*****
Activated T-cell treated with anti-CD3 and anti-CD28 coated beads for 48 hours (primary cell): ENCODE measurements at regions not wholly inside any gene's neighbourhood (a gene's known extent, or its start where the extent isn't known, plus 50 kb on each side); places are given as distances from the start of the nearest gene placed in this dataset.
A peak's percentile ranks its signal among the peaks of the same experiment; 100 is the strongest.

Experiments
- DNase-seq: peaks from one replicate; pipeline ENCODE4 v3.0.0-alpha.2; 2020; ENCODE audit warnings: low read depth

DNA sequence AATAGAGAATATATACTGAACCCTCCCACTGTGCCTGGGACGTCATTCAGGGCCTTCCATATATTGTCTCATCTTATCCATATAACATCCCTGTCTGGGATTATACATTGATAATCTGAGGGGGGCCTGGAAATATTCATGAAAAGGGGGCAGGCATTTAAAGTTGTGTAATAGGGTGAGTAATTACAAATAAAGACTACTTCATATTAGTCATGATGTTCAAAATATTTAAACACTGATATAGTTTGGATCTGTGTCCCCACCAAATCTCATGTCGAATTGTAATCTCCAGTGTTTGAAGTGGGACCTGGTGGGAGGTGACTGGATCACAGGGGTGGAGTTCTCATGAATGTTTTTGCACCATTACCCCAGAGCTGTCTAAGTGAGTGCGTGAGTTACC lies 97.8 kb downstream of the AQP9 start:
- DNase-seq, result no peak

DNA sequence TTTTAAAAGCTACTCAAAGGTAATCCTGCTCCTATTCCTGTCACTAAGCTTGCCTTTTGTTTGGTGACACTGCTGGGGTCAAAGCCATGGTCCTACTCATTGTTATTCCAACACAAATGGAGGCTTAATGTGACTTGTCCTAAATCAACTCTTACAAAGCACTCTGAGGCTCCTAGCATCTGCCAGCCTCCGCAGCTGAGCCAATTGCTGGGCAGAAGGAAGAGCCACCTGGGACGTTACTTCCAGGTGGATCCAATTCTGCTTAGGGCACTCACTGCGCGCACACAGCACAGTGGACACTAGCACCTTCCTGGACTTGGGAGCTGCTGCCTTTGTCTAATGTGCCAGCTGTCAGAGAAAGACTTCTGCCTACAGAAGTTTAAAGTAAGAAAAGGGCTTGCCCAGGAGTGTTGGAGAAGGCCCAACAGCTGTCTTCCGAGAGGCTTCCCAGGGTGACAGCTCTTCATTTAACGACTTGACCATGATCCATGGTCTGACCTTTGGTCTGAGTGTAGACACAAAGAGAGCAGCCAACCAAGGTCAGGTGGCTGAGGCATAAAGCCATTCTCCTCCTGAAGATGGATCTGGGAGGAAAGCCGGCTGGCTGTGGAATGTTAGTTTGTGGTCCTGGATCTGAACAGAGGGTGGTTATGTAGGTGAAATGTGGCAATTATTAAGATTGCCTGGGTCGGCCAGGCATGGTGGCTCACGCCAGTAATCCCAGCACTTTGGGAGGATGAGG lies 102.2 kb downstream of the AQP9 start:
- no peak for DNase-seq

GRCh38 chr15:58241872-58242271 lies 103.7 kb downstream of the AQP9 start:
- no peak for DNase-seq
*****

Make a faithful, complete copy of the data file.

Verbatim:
Activated T-cell treated with anti-CD3 and anti-CD28 coated beads for 48 hours (primary cell): ENCODE measurements at regions not wholly inside any gene's neighbourhood (a gene's known extent, or its start where the extent isn't known, plus 50 kb on each side); places are given as distances from the start of the nearest gene placed in this dataset.
A peak's percentile ranks its signal among the peaks of the same experiment; 100 is the strongest.

Experiments
- DNase-seq: peaks from one replicate; pipeline ENCODE4 v3.0.0-alpha.2; 2020; ENCODE audit warnings: low read depth

DNA sequence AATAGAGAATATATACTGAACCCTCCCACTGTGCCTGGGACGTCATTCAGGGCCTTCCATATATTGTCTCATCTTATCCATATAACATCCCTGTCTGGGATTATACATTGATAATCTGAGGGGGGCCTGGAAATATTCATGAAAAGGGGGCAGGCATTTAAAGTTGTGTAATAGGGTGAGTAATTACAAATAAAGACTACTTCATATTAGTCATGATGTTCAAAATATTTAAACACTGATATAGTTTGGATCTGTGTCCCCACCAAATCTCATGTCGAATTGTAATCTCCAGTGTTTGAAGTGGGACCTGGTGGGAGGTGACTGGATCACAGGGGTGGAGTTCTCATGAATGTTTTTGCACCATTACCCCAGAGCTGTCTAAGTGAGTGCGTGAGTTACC lies 97.8 kb downstream of the AQP9 start:
- DNase-seq, result no peak

DNA sequence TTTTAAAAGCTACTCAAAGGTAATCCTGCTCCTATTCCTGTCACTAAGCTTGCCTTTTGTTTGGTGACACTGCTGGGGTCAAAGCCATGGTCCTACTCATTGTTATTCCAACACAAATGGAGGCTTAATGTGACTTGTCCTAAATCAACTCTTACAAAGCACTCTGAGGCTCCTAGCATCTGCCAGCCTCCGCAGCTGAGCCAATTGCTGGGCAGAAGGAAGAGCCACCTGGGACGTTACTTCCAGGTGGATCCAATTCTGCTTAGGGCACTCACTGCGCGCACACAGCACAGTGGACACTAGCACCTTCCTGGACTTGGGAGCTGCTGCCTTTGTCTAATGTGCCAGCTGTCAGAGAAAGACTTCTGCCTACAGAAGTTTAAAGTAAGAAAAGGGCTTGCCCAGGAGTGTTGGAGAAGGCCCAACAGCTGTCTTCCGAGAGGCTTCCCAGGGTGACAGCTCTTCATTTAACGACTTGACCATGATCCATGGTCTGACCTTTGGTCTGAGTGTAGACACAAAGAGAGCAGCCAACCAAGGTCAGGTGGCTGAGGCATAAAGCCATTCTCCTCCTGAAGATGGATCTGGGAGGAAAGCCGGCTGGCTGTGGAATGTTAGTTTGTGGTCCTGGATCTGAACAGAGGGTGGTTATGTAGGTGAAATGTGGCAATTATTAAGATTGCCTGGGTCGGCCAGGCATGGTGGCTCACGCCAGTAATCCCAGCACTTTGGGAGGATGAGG lies 102.2 kb downstream of the AQP9 start:
- no peak for DNase-seq

GRCh38 chr15:58241872-58242271 lies 103.7 kb downstream of the AQP9 start:
- no peak for DNase-seq